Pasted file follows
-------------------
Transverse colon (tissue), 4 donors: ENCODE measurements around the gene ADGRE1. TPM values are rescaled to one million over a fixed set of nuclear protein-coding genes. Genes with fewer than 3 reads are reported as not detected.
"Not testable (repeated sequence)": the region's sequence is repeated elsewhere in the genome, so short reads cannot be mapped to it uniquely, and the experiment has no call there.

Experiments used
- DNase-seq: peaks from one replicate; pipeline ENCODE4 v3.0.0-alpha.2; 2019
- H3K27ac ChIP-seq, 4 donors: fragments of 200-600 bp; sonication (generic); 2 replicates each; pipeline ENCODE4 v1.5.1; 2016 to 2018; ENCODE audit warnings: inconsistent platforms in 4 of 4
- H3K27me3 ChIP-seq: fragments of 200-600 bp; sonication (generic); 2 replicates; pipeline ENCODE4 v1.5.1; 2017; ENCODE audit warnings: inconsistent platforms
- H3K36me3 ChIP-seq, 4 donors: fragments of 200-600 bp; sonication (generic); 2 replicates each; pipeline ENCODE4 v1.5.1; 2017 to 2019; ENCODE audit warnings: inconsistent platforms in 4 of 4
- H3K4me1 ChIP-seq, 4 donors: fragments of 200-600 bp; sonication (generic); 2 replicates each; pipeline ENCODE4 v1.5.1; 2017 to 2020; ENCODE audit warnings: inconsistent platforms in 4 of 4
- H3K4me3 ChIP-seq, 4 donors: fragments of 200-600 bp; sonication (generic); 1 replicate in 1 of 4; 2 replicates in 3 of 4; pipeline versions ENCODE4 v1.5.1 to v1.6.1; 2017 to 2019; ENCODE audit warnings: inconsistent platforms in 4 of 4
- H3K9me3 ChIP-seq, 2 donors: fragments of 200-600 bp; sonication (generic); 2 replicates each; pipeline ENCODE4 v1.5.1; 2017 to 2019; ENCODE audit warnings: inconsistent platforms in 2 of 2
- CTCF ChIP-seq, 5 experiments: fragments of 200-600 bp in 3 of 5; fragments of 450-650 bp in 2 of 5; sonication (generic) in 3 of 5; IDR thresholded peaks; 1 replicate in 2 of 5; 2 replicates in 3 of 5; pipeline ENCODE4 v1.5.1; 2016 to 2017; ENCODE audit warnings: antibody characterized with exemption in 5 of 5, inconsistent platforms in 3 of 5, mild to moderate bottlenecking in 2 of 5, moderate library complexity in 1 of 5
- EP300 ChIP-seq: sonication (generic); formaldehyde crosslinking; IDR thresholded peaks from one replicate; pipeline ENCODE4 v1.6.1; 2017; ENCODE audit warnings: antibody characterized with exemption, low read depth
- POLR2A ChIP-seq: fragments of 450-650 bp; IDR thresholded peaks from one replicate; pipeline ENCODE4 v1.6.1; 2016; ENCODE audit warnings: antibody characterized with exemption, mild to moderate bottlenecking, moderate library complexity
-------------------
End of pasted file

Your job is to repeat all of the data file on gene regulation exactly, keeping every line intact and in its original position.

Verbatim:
Transverse colon (tissue), 4 donors: ENCODE measurements around the gene ADGRE1. TPM values are rescaled to one million over a fixed set of nuclear protein-coding genes. Genes with fewer than 3 reads are reported as not detected.
"Not testable (repeated sequence)": the region's sequence is repeated elsewhere in the genome, so short reads cannot be mapped to it uniquely, and the experiment has no call there.

Experiments used
- DNase-seq: peaks from one replicate; pipeline ENCODE4 v3.0.0-alpha.2; 2019
- H3K27ac ChIP-seq, 4 donors: fragments of 200-600 bp; sonication (generic); 2 replicates each; pipeline ENCODE4 v1.5.1; 2016 to 2018; ENCODE audit warnings: inconsistent platforms in 4 of 4
- H3K27me3 ChIP-seq: fragments of 200-600 bp; sonication (generic); 2 replicates; pipeline ENCODE4 v1.5.1; 2017; ENCODE audit warnings: inconsistent platforms
- H3K36me3 ChIP-seq, 4 donors: fragments of 200-600 bp; sonication (generic); 2 replicates each; pipeline ENCODE4 v1.5.1; 2017 to 2019; ENCODE audit warnings: inconsistent platforms in 4 of 4
- H3K4me1 ChIP-seq, 4 donors: fragments of 200-600 bp; sonication (generic); 2 replicates each; pipeline ENCODE4 v1.5.1; 2017 to 2020; ENCODE audit warnings: inconsistent platforms in 4 of 4
- H3K4me3 ChIP-seq, 4 donors: fragments of 200-600 bp; sonication (generic); 1 replicate in 1 of 4; 2 replicates in 3 of 4; pipeline versions ENCODE4 v1.5.1 to v1.6.1; 2017 to 2019; ENCODE audit warnings: inconsistent platforms in 4 of 4
- H3K9me3 ChIP-seq, 2 donors: fragments of 200-600 bp; sonication (generic); 2 replicates each; pipeline ENCODE4 v1.5.1; 2017 to 2019; ENCODE audit warnings: inconsistent platforms in 2 of 2
- CTCF ChIP-seq, 5 experiments: fragments of 200-600 bp in 3 of 5; fragments of 450-650 bp in 2 of 5; sonication (generic) in 3 of 5; IDR thresholded peaks; 1 replicate in 2 of 5; 2 replicates in 3 of 5; pipeline ENCODE4 v1.5.1; 2016 to 2017; ENCODE audit warnings: antibody characterized with exemption in 5 of 5, inconsistent platforms in 3 of 5, mild to moderate bottlenecking in 2 of 5, moderate library complexity in 1 of 5
- EP300 ChIP-seq: sonication (generic); formaldehyde crosslinking; IDR thresholded peaks from one replicate; pipeline ENCODE4 v1.6.1; 2017; ENCODE audit warnings: antibody characterized with exemption, low read depth
- POLR2A ChIP-seq: fragments of 450-650 bp; IDR thresholded peaks from one replicate; pipeline ENCODE4 v1.6.1; 2016; ENCODE audit warnings: antibody characterized with exemption, mild to moderate bottlenecking, moderate library complexity